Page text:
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Zi Wang Thought He'd Cracked the Toxo Parasite. Then He Made His Breakthrough Disappear 

Working a crowd, card-trick wizard Zi Wang is always in control. Around parasites, it's a different story.


Working a crowd, card-trick wizard Zi Wang is always in control. Around parasites, it's a different story.

It was another Saturday in the lab, the time past 2 a.m. Zi Wang was again spending it alone, with the parasite.

Located behind access-restricted doors on the ninth floor of a research building on the campus of the Washington University School of Medicine, the lab is active at all hours, bustling with staff scientists, post-doc researchers and graduate students. They work under the watch of Dr. David Sibley, each investigating some aspect of the parasite Toxoplasma gondii, commonly shortened to Toxo.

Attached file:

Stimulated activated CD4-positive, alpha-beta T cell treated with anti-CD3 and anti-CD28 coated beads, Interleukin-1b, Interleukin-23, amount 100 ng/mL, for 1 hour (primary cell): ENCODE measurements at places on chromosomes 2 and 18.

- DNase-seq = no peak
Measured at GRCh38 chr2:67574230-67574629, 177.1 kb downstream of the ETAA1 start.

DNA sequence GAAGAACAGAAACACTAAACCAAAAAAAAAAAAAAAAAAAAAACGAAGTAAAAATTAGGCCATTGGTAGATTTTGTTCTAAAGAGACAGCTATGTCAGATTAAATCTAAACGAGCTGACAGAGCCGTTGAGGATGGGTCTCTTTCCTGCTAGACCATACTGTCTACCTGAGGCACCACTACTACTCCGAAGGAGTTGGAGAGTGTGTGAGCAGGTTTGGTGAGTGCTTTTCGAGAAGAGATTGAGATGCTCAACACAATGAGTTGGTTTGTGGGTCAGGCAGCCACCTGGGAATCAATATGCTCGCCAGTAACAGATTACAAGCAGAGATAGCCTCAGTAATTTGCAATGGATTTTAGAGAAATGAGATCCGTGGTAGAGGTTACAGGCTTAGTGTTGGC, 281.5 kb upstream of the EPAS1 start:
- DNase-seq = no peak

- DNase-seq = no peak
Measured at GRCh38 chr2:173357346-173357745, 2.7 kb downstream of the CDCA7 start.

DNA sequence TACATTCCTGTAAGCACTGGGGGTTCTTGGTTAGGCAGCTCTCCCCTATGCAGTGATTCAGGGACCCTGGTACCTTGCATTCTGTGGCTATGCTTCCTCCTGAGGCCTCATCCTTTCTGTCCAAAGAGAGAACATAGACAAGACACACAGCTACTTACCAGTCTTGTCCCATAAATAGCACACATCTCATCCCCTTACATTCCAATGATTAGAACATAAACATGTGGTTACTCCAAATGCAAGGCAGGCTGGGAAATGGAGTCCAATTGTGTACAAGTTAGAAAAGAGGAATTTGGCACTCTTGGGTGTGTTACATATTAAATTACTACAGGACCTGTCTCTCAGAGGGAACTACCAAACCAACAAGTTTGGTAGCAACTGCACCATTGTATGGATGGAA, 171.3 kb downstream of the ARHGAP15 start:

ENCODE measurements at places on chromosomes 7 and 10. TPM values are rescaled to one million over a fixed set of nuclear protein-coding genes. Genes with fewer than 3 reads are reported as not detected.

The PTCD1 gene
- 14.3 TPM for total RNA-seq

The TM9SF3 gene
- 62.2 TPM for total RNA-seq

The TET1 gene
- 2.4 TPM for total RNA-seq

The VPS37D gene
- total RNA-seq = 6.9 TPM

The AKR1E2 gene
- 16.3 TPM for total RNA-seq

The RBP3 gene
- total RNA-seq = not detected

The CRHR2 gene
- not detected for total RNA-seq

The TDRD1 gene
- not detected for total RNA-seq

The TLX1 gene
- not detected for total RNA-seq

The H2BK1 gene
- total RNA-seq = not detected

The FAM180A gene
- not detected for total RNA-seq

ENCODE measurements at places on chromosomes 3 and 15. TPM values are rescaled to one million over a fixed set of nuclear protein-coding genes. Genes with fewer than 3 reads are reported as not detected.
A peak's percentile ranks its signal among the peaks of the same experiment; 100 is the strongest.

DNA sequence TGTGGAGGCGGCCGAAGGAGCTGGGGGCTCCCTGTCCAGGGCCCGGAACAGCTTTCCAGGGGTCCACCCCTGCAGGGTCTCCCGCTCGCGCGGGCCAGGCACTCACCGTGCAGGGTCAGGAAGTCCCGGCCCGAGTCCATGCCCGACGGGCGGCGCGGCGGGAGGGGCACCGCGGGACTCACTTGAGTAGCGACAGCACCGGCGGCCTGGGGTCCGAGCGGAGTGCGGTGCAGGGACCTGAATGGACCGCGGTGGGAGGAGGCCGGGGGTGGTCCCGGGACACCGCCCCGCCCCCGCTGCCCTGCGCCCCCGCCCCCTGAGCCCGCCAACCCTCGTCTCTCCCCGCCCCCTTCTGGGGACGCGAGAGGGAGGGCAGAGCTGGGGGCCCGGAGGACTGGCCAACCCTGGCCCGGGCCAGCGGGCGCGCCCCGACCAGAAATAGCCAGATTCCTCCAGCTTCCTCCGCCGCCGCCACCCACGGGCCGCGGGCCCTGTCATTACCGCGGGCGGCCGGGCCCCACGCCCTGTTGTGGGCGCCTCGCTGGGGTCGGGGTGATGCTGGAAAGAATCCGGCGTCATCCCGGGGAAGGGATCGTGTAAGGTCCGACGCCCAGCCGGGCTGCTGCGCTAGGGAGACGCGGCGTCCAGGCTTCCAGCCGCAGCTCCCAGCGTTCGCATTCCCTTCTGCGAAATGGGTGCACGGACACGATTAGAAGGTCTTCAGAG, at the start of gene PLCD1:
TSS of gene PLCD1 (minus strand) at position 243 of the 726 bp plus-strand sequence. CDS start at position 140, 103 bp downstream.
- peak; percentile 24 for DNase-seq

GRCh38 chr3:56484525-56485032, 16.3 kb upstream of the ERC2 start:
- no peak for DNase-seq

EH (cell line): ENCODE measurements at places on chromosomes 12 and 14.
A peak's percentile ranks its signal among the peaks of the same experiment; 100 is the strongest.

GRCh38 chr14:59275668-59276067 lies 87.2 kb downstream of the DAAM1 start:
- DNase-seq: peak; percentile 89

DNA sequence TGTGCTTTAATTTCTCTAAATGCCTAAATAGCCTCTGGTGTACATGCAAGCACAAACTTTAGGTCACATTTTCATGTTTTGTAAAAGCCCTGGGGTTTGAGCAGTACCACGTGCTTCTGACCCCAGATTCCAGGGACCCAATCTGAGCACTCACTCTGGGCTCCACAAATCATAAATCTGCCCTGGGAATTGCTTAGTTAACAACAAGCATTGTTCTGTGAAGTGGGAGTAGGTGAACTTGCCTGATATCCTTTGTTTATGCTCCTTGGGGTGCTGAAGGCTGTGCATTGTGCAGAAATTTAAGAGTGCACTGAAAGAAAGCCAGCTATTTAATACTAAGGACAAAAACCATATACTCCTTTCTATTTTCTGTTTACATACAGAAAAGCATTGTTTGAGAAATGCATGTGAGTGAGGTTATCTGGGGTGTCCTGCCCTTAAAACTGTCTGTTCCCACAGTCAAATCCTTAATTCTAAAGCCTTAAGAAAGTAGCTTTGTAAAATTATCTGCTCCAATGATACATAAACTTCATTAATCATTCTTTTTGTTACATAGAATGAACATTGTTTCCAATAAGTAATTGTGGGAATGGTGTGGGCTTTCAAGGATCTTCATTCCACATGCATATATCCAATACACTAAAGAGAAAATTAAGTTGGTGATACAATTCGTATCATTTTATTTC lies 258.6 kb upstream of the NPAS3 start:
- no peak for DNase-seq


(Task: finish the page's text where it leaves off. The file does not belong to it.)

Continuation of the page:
Toxo is a single-celled parasite that infects billions of people. It causes a disease called toxoplasmosis, and while many people who are infected never even realize it, for some with weakened immune systems, it's a monster capable of killing its host. It can damage the eyes or other organs. For infants who are affected in the womb, it can lead to brain damage.

No vaccine currently exists for Toxo. Scientists have spent the last century piecing together how Toxo spreads, infects and attacks the immune system. One day, scientists hope, these discoveries will become building blocks for effective treatment.